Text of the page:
Turkey called Tuesday for a ground operation with its international allies to end the war in Syria, as the United Nations announced aid convoys are being sent to besieged towns.
"So far, I understand that the government of Syria has approved access to seven besieged areas," said Vanessa Huguenin, spokeswoman for the U.N. Office for the Coordination of Humanitarian Affairs.
In Damascus, U.N. envoy Staffan de Mistura announced that aid convoys would be sent Wednesday to test the resolve of warring parties to allow in humanitarian supplies.
"It is clear it is the duty of the government of Syria to want to reach every Syrian person wherever they are and allow the U.N. to bring humanitarian aid, particularly now after [such a] long time," he told journalists after meeting Foreign Minister Walid Muallem.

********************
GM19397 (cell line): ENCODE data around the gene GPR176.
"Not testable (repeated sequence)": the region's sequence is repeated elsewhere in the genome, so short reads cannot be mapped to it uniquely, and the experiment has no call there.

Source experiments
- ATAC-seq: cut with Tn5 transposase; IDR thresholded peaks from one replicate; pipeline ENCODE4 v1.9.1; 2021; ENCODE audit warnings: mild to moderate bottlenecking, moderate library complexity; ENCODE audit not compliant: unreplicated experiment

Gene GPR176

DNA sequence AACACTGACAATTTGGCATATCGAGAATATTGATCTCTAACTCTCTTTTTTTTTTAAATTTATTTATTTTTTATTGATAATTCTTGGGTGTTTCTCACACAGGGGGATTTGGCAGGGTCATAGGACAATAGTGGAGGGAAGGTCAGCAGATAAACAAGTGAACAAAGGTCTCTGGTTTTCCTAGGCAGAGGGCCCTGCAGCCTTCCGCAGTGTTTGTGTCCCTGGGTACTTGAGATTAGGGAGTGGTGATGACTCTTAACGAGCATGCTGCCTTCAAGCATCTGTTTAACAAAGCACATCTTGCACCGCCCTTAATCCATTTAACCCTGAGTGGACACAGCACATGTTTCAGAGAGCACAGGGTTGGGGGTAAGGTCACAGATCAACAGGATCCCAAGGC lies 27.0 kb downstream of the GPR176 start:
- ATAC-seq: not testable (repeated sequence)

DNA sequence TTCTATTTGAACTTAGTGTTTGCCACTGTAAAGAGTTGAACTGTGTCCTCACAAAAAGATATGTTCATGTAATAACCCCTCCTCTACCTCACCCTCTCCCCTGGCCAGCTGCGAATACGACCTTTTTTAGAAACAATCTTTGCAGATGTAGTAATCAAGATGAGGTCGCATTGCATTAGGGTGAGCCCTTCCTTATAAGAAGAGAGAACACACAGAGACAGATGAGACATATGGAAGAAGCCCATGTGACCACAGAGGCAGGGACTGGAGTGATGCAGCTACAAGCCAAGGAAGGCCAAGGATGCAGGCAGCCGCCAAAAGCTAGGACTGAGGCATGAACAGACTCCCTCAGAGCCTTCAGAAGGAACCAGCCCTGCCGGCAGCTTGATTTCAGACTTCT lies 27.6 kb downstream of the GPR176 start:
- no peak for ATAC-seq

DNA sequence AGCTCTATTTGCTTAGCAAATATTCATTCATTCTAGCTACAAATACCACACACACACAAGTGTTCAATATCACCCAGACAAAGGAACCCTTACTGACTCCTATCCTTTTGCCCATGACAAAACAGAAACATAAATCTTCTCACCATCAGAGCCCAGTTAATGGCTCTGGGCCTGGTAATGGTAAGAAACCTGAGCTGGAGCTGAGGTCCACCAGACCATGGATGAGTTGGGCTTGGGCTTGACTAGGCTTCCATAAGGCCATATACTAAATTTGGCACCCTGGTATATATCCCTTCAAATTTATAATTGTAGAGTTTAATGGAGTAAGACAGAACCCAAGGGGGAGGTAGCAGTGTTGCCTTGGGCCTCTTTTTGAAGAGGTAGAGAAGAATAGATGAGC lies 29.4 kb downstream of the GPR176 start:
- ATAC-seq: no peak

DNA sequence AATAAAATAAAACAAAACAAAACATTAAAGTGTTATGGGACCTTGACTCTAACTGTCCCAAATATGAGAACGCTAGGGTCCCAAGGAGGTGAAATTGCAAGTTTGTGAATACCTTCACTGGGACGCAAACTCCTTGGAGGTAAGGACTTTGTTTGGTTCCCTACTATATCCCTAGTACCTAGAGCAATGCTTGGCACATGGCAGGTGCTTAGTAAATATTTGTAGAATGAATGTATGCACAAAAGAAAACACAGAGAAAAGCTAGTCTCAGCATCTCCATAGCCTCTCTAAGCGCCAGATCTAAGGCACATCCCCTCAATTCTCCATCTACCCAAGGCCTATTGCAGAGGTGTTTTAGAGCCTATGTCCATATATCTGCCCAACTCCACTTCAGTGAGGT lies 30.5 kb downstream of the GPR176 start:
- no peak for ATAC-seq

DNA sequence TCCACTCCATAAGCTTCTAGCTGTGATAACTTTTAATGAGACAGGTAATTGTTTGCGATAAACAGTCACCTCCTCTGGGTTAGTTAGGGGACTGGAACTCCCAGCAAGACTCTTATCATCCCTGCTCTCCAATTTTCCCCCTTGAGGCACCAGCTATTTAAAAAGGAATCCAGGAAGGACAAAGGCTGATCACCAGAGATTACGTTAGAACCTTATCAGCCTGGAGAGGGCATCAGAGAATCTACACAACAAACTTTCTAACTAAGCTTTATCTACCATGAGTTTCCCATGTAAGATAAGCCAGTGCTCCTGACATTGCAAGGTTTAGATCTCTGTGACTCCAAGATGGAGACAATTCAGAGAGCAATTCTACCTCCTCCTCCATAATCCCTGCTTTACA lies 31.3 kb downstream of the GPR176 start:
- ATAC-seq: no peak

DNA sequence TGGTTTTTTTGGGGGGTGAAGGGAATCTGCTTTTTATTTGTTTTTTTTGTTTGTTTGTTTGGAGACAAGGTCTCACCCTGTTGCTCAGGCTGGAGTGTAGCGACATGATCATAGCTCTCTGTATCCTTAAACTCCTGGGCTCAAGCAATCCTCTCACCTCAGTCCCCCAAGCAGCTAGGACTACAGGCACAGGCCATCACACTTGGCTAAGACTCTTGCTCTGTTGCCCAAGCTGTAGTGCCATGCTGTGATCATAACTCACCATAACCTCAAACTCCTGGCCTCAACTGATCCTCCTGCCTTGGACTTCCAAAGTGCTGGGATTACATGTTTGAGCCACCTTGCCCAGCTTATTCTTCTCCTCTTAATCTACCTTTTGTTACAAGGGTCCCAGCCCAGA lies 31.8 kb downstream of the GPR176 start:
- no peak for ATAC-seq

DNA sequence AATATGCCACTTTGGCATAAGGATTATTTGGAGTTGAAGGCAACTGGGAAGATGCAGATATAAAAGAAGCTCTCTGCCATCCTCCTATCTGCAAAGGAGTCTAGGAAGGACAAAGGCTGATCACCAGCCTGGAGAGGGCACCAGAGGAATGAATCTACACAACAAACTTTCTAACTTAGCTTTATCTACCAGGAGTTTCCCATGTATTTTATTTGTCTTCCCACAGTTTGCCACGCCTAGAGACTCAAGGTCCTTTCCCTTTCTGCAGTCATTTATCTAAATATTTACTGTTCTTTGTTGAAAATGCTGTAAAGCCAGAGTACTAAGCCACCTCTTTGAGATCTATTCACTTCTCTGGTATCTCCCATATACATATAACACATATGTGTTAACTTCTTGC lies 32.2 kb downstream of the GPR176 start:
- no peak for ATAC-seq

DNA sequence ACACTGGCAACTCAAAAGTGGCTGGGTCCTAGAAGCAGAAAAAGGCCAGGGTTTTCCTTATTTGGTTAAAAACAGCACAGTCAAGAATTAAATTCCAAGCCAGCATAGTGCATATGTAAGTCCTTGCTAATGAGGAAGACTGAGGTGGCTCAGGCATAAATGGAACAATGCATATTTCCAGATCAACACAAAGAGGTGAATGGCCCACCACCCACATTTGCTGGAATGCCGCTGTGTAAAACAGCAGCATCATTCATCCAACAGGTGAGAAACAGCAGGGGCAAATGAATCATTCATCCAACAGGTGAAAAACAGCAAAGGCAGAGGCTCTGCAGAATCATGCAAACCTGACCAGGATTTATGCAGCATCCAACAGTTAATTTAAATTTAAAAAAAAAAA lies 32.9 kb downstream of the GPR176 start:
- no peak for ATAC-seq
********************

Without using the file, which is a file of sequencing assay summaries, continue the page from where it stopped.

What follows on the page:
Meanwhile, a Turkish official told reporters in Istanbul that his country was pushing for ground operations in Syria, hoping for the involvement of the U.S. and other allies against the Islamic State group.
"Without ground operations, it is impossible to stop the fighting in Syria," the official said, adding that Turkey has pressed the issue in recent discussions with the U.S. and other Western nations.
But he ruled out the possibility of Turkey undertaking unilateral action or the prospect of a joint Saudi-Turkish venture without broader consensus in the U.S.-led coalition against IS. The official spoke on condition of anonymity because he wasn't authorized to speak publicly on the issue.
In Lebanon, the leader of Hezbollah said Turkey and Saudi Arabia were using the fight against IS as a "pretext" to launch a ground operation in Syria.